The Netherlands - Demographics
The Netherlands - Demographics
The Netherlands is a small country with 12 provinces in North West Europe and 3 islands in the Caribbean, collectively known as the Dutch Caribbean. The Netherlands has about 16.9 million inhabitants in 2015 of which 49.5% male and 50.5% female. 21.1% of the population is immigrant, both first and second degree, and 56% of this group has a non-western background (Statline CBS).
The Netherlands is the most densely populated country in Europe with a population density of 408 persons per km2. Among citizens in the Netherlands the age is distributed as follows:
- 23.1% of the population is 0-19 years old;
- 24.6% of the population is 20-39 years old;
- 35.5% of the population is 40-64 years old;
- 12.6% of the population is 65-79 years old;
- 4.2% of the populations is 80+ years old.
Today’s life expectancy at birth of men is 79.1 year, and of women 82.8 year (Statline CBS). In the 1970’s this life expectancy was 70.8 year for men and 76.5 year for women. When comparing the life expectancy with education level, there is a difference of approximately 6y between citizens with the lowest level of education versus the highest level, respectively for men 75.3 year and 81.8 year and for women 80.0 year and 86.1 year.
Our lifestyle, including diet, smoking, alcohol and physical activity, has great influence on the morbidity, mortality and life expectancy of citizens. For instance 31.3% of the Dutch citizens has moderate overweight and 10.2% has severe overweight. Again a relation can be seen with the level of education. Of the low educated citizens 60.6% are overweight compared with 37.3% of the citizens with a high education. Furthermore 23.3% of the Dutch citizens are smoking, of which 26.2% are men and 20.5% are women. With respect to alcohol abuse, 31.2% of the Dutch citizens are excessive drinkers, of which 24.9% are men and 17.6% are women.
In the Netherlands, most deaths are related to cancer (32%) followed by heart and vascular diseases (28.1%). Specifically lung cancer and coronary heart diseases are the most important causes of death in 2011. Though deaths due to heart and vascular diseases have decreased in the period 1980-2011, from 44.8% to 28.1%. This decrease is highest in the Netherlands compared with other European Union countries and has a close relationship with the improved care for people with acute myocardial infarction and stroke and better long term survival for cancer.
Physical inactivity is related to some chronic diseases, for example it is related to 21% of the incidence of a stroke 20% of the incidence of a myocard infarct and 10% of diabetes (Nationaal Kompas Volksgezondheid, 2014; In ’t Panhuis-Plasmans et al., 2012). Almost one in three Dutch citizens (5.3 million) has a chronic disease, and 1.9 million Dutch citizens (11%) has more than one chronic disease. Women have more often multi-morbidity and this is also the case for elderly and citizens with a lower education level. The Dutch percentage of chronic diseases is comparable with the average of the European Union (Nationaal Kompas Volksgezondheid, 2014).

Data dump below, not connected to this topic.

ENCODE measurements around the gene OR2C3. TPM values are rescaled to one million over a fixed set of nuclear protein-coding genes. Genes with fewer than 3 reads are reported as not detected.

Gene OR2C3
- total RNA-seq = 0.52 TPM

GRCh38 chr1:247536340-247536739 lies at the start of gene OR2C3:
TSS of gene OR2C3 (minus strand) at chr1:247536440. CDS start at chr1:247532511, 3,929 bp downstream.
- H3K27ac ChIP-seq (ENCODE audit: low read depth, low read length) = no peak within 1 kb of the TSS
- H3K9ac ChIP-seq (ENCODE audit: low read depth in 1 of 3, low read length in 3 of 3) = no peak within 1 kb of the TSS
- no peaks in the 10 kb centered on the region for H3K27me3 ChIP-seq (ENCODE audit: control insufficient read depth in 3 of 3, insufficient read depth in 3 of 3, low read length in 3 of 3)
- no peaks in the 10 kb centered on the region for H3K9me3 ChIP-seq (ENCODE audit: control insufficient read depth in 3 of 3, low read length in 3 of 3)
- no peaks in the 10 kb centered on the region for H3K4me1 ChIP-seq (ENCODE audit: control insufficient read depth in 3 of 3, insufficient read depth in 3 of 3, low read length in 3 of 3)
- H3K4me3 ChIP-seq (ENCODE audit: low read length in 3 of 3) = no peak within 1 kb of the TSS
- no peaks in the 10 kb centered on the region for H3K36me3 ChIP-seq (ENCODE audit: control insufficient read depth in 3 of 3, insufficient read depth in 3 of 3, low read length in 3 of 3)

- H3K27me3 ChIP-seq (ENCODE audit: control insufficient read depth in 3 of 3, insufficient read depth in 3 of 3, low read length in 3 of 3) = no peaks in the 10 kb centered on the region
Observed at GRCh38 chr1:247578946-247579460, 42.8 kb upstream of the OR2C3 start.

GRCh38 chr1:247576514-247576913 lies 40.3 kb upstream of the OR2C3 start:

Being physical inactive is related to 6% (8.000) of all deaths in the Netherlands. The average life expectancy of all 40 year old Dutch citizens would increase by 0.7 year of which 0.3 year would be in full health (van Kreijl et al., 2004), if they would become more physical active. The contribution to morbidity due to physical inactivity is comparable with eating too little vegetables and fruit and too much saturated fat in the diet (Nationaal Kompas Volksgezondheid, 2014).
Of the Dutch citizens, the ones 12 year and older, approximately 58% meet the Dutch Physical Activity Norm (being moderately physically active for at least half an hour a day, 5 days a week), adjusted to age group. Less than 10% of the reported citizens in the age of 18+ were physically inactive at any day of the week. Of the youth, age 12-16 years old, only 22% met the Dutch Physical Activity Norm for youth in 2011. A difference could be seen between boys (19%) and girls (25%) (Statline, CBS).
The difference between youth and adults who meet the physical activity norm is mainly due to the different norms, as these norms are adjusted to age category. Even though less youth is meeting the PA norms, youth is more active compared to adults. They use more often the bike or go by foot from one place to the other and they spend more time on sport, playing outside and recreation (Nationaal Kompas Volksgezondheid, 2014).
The criteria for a sedentary lifestyle, spending less than 2 hour on the computer or behind the TV during leisure time, exists only for youth 4-17 years. 57% met this criteria in the age group 4-11 year. Youth between 12-17 years old, show sedentary behavior of 3.5 hour a day on average after schools (Hendriksen, Bernaards, Hildebrandt & Hofstetter, 2013).
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